The Animal Poisons Helpline has recently been contacted regarding a number of pets that have been exposed to house paints. Whilst these exposures do not usually result in significant harm, each exposure should be assessed on a case-by-case basis.
Water based paints, which are typically used on household walls and ceilings, are the most common type of paints that the Animal Poisons Helpline is contacted about. These paints are made up of latex or other binders, biocides, plasticisers, drying agents, surfactants, and pigments; all mixed in a water base. Animals that drink water-based paints can develop mild gastrointestinal signs. The colour of the stool may change temporarily if enough pigment is ingested.
Oil-based paints on the other hand are typically used on doors, door frames, and skirting boards. Theses paints contain volatile solvents such as petroleum distillates, toluene, xylene, and other hydrocarbons. Animals that ingest oil-based paints can develop more significant gastrointestinal signs and possibly lethargy, weakness, and unsteadiness on the feet. If an oil-based paint enters the airways, it can cause serious injury to the lungs.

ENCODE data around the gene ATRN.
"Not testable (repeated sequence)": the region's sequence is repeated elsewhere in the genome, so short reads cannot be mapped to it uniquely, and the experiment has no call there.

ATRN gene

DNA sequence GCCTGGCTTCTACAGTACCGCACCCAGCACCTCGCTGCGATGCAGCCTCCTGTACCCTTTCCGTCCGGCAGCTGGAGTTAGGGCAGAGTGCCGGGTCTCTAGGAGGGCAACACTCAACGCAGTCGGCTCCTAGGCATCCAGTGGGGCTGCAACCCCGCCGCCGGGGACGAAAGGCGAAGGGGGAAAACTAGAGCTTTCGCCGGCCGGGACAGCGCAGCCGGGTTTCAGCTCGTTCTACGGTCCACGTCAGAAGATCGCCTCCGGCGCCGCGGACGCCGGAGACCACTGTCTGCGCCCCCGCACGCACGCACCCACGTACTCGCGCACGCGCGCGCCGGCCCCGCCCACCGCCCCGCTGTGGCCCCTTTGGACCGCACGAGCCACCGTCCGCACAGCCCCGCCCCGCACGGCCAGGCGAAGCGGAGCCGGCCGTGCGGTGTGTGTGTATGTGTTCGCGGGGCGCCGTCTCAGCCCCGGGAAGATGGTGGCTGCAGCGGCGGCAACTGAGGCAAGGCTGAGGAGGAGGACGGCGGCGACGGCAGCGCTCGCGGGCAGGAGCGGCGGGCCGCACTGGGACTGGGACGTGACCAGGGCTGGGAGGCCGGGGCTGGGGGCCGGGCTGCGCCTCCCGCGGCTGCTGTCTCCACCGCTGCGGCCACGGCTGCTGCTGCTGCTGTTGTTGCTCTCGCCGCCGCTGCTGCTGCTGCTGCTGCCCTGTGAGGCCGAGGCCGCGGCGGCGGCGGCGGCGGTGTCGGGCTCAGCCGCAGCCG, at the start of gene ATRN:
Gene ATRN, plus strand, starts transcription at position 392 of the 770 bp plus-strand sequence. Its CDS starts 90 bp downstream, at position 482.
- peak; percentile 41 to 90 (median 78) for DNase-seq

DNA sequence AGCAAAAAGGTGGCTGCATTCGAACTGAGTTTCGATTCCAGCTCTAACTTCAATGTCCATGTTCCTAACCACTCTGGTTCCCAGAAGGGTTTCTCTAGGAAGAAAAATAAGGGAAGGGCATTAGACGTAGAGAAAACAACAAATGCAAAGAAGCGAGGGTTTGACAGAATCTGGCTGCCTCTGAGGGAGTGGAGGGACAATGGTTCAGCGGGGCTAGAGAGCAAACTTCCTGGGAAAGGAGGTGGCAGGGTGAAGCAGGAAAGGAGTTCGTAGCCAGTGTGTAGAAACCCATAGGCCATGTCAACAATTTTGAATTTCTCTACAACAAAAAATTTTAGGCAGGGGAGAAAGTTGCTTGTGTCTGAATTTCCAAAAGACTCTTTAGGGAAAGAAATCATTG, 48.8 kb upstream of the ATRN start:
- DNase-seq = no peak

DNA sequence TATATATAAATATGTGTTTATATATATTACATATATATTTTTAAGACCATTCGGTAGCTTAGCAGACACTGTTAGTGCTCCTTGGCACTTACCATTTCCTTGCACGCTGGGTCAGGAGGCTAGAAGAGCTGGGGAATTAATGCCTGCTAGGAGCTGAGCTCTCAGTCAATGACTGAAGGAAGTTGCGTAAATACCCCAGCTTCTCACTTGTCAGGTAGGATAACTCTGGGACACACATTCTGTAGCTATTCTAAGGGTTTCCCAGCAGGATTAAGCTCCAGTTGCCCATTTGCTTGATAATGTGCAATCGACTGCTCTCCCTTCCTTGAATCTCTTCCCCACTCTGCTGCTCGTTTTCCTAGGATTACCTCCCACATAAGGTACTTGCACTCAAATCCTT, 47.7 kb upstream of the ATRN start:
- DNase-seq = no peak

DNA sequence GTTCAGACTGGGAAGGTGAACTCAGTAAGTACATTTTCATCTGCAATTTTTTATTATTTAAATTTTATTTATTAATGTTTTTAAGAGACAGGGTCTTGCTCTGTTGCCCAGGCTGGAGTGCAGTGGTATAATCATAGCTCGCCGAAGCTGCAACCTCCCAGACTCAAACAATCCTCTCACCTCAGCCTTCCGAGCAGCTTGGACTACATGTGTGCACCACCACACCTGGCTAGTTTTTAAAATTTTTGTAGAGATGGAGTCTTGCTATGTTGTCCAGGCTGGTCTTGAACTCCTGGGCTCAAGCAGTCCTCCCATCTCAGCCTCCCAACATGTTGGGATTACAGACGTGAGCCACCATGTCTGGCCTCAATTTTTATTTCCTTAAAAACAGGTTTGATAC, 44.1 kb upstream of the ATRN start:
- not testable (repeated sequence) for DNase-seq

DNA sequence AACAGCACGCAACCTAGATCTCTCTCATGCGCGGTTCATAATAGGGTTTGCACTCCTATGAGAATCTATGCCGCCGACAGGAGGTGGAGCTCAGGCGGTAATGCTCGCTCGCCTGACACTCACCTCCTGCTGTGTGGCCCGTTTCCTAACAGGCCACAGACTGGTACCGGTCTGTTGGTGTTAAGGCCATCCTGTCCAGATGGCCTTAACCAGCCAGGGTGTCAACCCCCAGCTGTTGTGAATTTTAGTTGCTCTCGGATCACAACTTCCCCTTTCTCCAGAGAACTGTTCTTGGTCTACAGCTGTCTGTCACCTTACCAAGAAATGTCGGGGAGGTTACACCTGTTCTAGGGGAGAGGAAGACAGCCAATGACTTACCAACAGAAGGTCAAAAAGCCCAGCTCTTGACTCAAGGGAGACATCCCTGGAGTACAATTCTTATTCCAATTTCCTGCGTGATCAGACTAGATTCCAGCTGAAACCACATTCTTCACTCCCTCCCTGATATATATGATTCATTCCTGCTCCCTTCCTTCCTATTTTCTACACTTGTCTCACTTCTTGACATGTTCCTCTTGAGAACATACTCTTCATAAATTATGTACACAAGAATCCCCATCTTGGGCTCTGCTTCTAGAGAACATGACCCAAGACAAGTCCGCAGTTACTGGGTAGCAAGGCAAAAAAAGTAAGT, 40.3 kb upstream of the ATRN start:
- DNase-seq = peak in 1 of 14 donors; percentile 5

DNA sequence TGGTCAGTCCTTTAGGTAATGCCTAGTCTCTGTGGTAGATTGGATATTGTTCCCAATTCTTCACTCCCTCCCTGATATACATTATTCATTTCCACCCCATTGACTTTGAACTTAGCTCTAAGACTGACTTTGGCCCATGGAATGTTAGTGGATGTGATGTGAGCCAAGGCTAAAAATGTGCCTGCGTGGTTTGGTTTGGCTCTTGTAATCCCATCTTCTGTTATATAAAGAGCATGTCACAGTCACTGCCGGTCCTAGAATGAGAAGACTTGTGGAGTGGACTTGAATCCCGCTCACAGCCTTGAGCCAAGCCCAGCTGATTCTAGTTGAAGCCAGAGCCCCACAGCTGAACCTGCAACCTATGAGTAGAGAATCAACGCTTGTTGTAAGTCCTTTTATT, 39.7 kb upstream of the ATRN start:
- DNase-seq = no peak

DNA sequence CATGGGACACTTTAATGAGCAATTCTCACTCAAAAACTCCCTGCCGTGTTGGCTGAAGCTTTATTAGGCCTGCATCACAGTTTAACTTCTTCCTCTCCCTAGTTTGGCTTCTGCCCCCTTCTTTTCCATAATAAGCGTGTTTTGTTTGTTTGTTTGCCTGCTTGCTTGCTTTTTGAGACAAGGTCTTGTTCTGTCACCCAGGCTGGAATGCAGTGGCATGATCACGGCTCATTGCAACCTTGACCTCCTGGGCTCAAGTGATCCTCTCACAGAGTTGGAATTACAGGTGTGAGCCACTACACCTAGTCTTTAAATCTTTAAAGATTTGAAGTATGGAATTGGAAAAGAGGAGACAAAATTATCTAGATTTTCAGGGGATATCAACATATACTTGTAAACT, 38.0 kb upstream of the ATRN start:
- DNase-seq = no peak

Lead poisoning is another consideration in pets that ingest very old paint. Prior to 1970, some paints contained up to 50% lead compounds (now limited to a maximum of 0.009%). Pets that ingest paint dust or chips that have been created during renovations of old properties can be at risk.
If your pet has been exposed to a paint or any other poison, please phone the Animal Poisons Helpline on 1300 869 738 (AU) or 0800 869 738 (NZ) for advice. The Animal Poisons Helpline is a free service for all pet owners in Australia and New Zealand.